Kenya is a multi-ethnic country, and tribalism has been a significant challenge to democracy. Political parties and leaders often mobilize their ethnic bases to gain support, leading to divisive and polarized politics. Tribalism undermines the idea of national identity and leads to the exclusion and discrimination of certain groups.
Kenya is known as one of the most democratic countries in Africa, with a multi-party system and a constitution that guarantees fundamental human rights and freedoms.
However, despite these features, democracy in Kenya seems to be facing numerous limitations and challenges. This research paper aims to explore the reasons why democracy does not seem to be working in Kenya.
Corruption: Corruption is one of the biggest challenges facing democracy in Kenya. According to Transparency International, Kenya ranks 124th out of 180 countries in its 2021 Corruption Perception Index. Corruption affects all aspects of governance in Kenya, including elections, public procurement, and service delivery. It undermines democracy by enabling a few individuals to amass wealth and power at the expense of the majority.
Electoral violence: Elections in Kenya are often marred by violence, especially during the campaign period and immediately after the announcement of results. For instance, during the 2007 elections, over 1,000 people were killed and thousands more displaced due to post-election violence. The 2017 elections were also marred by violence, with at least 92 people killed. Electoral violence undermines the credibility of elections and the legitimacy of the government.
Tribalism: Kenya is a multi-ethnic country, and tribalism has been a significant challenge to democracy. Political parties and leaders often mobilize their ethnic bases to gain support, leading to divisive and polarized politics. Tribalism undermines the idea of national identity and leads to the exclusion and discrimination of certain groups.
Disregard the rule of law: The rule of law is a fundamental tenet of democracy, yet it is often disregarded in Kenya. Politicians and public officials often flout the law with impunity, and the justice system is often compromised. The lack of accountability for those in power undermines democracy and erodes public trust in government institutions.
Limited civic education: Civic education is essential for the development of a democratic society. However, in Kenya, civic education is often limited or non-existent, leading to a lack of understanding of democratic values and processes. This lack of education undermines the ability of citizens to make informed decisions and hold elected officials accountable.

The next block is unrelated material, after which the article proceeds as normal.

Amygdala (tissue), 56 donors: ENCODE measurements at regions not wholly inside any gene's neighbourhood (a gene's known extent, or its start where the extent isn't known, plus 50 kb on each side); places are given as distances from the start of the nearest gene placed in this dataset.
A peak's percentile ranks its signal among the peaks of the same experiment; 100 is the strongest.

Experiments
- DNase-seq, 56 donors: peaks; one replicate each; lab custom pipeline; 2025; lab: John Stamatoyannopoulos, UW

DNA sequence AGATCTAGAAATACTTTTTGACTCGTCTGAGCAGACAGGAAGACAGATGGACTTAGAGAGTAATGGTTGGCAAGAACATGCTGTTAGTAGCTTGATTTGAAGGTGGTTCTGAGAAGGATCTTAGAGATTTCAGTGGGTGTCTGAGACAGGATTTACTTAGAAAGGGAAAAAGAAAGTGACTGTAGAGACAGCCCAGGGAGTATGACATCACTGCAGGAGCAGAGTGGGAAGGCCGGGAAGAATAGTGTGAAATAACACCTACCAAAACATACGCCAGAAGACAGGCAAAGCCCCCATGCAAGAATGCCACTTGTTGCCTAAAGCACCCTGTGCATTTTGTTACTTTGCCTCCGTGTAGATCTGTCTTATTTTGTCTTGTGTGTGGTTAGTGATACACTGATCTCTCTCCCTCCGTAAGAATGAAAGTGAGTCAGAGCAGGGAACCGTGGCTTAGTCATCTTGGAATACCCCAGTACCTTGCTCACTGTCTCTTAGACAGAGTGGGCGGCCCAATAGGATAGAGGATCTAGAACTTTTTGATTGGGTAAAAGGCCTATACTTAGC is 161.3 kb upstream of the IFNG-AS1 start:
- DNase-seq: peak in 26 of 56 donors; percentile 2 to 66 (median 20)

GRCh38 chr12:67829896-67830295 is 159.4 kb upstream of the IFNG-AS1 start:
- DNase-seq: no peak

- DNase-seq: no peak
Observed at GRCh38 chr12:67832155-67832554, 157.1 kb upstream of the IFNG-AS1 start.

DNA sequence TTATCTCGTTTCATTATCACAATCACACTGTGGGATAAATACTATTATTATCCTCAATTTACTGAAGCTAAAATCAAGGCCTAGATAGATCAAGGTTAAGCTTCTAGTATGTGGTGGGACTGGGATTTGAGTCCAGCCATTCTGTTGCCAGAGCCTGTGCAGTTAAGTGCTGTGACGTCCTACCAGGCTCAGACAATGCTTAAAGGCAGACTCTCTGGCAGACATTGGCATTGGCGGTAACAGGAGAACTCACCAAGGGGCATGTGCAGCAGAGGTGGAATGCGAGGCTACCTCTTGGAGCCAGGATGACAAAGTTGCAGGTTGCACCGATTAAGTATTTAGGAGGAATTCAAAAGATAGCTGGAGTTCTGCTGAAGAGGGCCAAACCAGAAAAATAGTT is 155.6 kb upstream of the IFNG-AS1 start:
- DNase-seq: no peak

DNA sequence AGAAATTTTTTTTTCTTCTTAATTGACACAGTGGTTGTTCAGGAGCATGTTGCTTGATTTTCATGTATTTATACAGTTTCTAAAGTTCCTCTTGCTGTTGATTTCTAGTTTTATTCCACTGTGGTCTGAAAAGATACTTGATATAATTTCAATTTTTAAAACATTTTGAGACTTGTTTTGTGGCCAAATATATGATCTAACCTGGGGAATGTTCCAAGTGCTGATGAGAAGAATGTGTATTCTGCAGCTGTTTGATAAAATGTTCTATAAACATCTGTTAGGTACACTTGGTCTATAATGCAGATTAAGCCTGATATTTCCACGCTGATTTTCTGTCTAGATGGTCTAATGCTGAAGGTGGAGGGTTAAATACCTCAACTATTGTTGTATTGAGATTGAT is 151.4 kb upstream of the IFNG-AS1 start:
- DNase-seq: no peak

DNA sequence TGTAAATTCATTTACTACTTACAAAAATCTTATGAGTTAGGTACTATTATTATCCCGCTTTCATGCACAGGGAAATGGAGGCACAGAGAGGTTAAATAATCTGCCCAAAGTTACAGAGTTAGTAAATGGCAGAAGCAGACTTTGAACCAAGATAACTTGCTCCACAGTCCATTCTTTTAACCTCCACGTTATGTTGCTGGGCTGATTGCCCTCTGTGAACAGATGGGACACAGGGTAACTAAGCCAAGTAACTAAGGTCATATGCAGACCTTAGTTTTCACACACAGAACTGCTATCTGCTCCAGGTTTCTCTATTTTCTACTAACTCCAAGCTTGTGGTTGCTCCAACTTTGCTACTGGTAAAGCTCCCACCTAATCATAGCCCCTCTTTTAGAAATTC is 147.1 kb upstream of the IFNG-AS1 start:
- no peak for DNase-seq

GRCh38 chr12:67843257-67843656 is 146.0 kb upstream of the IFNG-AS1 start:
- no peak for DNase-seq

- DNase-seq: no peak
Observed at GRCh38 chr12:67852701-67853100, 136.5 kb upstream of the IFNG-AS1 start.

Media freedom: The media plays a critical role in promoting democracy by providing information and holding those in power accountable. However, in Kenya, media freedom is often curtailed, especially during elections. For instance, during the 2017 elections, three major television stations were shut down for airing opposition rallies. The restriction of media freedom undermines democracy by limiting the flow of information and stifling debate.
Weak institutions: Democracy requires strong institutions that are independent and accountable. However, in Kenya, institutions such as the judiciary, parliament, and electoral commission are often weak and compromised. Weak institutions undermine democracy by enabling those in power to act with impunity and eroding public trust in government institutions.
Political patronage: Political patronage is a significant challenge to democracy in Kenya. Political leaders often use public resources to reward their supporters, leading to a culture of patronage and nepotism. This practice undermines democracy by perpetuating inequality and exclusion.
Gender inequality: Gender inequality is a significant challenge to democracy in Kenya. Women are often excluded from political processes, and their representation in political positions is low. For instance, in the 2017 elections, only 23% of elected officials were women. Gender inequality undermines democracy by perpetuating discrimination and exclusion.
Economic inequality: Economic inequality is a significant challenge to democracy in Kenya. The gap between the rich and poor continues to widen, with a small elite controlling a significant proportion of the country’s wealth. Economic inequality undermines democracy by perpetuating a system that benefits the few at the expense of the many and leads to a lack of access to basic services such as healthcare and education.
Democracy in Kenya is facing numerous limitations and challenges, including corruption, electoral violence, tribalism, disregard for the rule of law, limited civic education, restricted media freedom, weak institutions, political patronage, gender inequality, and economic inequality. Addressing these challenges requires a multi-faceted approach, including strengthening institutions, promoting media freedom and civic education, tackling corruption and economic inequality, and addressing issues of tribalism and gender inequality. Only by addressing these challenges can Kenya realize its full potential as a democratic country, where the voices of all citizens are heard and their rights and freedoms respected.